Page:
(a) A person commits criminal trespass if the person enters or remains on property, or any portion of property, without the consent of the owner. Consent may be inferred in the case of property that is used for commercial activity available to the general public or in the case of other property when the owner has communicated the owner’s intent that the property be open to the general public.

(b) It is a defense to prosecution under this section that:

(1) A person entered or remained on property that the person reasonably believed to be property for which the owner’s consent to enter had been granted;

(2) The person’s conduct did not substantially interfere with the owner’s use of the property; and

(3) The person immediately left the property upon request.

(c) The defenses to prosecution set out in subsection (b) shall not be applicable to a person violating this section if the property owner:

(1) Posts the property with signs that are visible at all major points of ingress to the property being posted and the signs are reasonably likely to come to the attention of a person entering the property; or

(2) Places identifying purple paint marks on trees or posts on the property; provided, that at least one (1) sign is posted at a major point of ingress to the property in a manner that is reasonably likely to come to the attention of a person entering the property and that the sign includes language describing that the use of purple paint signifies “no trespassing.” If purple paint is used, then purple paint must be vertical lines of not less than eight inches (8″) in length and not less than one inch (1″) in width; placed so that the bottom of the mark is not less than three feet (3′) or more than five feet (5′) from the ground; and placed at locations that are reasonably likely to come to the attention of a person entering the property.

(d) For purposes of this section, “enter” means intrusion of the entire body or when a person causes an unmanned aircraft to enter that portion of the airspace above the owner’s land not regulated as navigable airspace by the federal aviation administration.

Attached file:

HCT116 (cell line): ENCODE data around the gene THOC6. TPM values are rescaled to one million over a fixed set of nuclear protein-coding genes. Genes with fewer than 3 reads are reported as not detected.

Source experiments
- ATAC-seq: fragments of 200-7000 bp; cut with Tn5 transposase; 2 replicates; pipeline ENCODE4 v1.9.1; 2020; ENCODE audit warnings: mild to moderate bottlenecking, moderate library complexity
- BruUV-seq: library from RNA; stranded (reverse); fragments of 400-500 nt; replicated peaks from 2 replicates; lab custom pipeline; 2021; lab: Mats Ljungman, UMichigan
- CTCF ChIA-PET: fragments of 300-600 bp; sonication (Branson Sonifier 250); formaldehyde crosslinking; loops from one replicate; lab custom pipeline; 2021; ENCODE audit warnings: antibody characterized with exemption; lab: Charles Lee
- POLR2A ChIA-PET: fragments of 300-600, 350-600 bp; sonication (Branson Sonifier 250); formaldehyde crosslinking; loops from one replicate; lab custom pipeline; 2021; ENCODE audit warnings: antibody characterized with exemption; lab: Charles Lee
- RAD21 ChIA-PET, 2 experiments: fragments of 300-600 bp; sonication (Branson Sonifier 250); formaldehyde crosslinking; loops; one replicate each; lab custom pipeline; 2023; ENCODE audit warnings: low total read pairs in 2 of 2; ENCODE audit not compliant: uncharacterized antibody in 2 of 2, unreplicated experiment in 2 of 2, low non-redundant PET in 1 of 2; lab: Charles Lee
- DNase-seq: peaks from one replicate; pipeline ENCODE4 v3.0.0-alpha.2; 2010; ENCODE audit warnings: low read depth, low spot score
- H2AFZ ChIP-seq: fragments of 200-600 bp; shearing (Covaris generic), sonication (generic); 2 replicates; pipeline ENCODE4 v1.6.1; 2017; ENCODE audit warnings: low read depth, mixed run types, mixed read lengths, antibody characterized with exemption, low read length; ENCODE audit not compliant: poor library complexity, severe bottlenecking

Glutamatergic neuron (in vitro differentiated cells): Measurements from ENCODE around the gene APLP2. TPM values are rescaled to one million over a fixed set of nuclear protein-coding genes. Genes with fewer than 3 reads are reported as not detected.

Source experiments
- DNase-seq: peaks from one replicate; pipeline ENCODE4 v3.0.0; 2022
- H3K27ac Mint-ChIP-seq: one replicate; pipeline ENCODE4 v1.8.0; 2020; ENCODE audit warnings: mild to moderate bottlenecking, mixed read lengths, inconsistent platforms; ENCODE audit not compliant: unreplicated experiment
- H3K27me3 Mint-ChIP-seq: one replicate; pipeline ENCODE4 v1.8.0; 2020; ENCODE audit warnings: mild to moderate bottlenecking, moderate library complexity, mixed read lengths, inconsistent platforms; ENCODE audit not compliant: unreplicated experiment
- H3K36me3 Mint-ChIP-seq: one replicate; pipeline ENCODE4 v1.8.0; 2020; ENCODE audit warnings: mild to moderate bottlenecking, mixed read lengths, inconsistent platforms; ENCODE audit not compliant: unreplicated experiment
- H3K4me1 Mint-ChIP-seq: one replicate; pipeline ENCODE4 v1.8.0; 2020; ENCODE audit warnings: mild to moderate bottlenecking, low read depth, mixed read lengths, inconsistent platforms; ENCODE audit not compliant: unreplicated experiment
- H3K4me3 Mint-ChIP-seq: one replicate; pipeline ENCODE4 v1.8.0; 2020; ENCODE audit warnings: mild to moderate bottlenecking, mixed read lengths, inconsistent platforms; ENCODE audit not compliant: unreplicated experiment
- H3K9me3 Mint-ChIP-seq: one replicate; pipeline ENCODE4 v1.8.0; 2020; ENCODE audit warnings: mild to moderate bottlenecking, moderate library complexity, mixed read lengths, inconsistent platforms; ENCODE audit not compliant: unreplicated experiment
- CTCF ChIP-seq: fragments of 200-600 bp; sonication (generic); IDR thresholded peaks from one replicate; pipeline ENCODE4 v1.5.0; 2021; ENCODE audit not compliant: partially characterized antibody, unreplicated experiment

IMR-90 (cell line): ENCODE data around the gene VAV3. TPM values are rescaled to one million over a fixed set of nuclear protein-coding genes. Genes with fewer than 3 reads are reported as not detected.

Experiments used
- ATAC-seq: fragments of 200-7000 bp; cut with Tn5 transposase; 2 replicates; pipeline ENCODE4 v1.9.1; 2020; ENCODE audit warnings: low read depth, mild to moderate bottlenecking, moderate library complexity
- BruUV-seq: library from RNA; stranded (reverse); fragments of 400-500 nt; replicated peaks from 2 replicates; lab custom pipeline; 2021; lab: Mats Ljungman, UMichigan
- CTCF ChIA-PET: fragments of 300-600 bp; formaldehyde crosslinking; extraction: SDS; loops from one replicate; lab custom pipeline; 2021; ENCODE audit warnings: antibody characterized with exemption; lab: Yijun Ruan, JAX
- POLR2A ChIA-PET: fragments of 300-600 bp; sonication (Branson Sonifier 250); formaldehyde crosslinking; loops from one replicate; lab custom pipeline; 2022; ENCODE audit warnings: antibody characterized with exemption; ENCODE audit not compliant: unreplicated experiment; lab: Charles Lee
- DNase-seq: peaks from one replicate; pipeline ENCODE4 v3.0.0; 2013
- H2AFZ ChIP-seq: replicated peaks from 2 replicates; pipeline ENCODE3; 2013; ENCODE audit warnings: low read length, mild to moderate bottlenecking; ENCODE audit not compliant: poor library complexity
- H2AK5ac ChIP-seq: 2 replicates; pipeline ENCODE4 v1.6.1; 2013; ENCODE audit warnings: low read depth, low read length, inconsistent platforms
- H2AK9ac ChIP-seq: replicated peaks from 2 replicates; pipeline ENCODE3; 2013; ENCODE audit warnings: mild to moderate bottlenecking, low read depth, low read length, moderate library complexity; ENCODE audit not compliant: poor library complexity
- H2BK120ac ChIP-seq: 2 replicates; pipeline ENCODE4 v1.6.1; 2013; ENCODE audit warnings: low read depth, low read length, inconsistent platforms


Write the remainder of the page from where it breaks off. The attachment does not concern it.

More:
(e) Entering or remaining on railroad or utility right-of-way property by an adjoining landowner for usual and customary activities of the type defined in §§ 1-3-105(a)(2)(A)(i) and (ii), (B) and (C) and 43-1-113(a), (b)(1)(A) and (B), (b)(2) and (b)(3) shall not be considered trespass under this section. This subsection (e) shall not apply if the railroad or utility right-of-way owner, by a personal communication or posting at the site by someone with either actual authority or apparent authority to act for the railroad or utility right-of-way owner, has communicated to the adjoining landowner that the activity is not permitted.

(f)(1) The secretary of state shall establish a no trespass public notice list identifying employers in this state who have requested established private property rights to be recognized and recorded against a trespasser under subsection (a).

(2) To be included on the list, an employer shall provide to the secretary of state copies of appropriate documents that establish the employer’s private property rights, including the address and legal description of the property to which it has legal control. An employer that records its private property rights shall pay a recording fee as determined by the secretary of state.

(3) Beginning January 15, 2015, and every January 15 and July 15 thereafter, the secretary of state shall:

(A) Make the list available to the public in the office of the secretary of state and publish the list on the website maintained by the secretary of state; and

(B) Distribute the no trespass public notice list to every law enforcement agency in this state.

(4) Publication of the no trespass public notice list as prescribed in subdivision (f)(3) establishes a presumption that members of the general public have notice of the establishment of private property rights of all employers and properties listed.

(5) Each law enforcement agency in this state shall maintain the most recent no trespass public notice list received from the secretary of state for its use in responding to complaints of criminal trespass under subsection (a). If a property is identified on the list, the responding law enforcement officer:

(A) Is not required to further establish an employer’s property rights before taking action against a person committing criminal trespass; and

(B) May take appropriate and lawful action against a person committing criminal trespass to have such person leave the property or cease blocking ingress to or egress from the property.

(6) If the employer’s property is listed on the no trespass public notice list, an owner may seek an expedited injunction to restrain repeated or continuing trespass.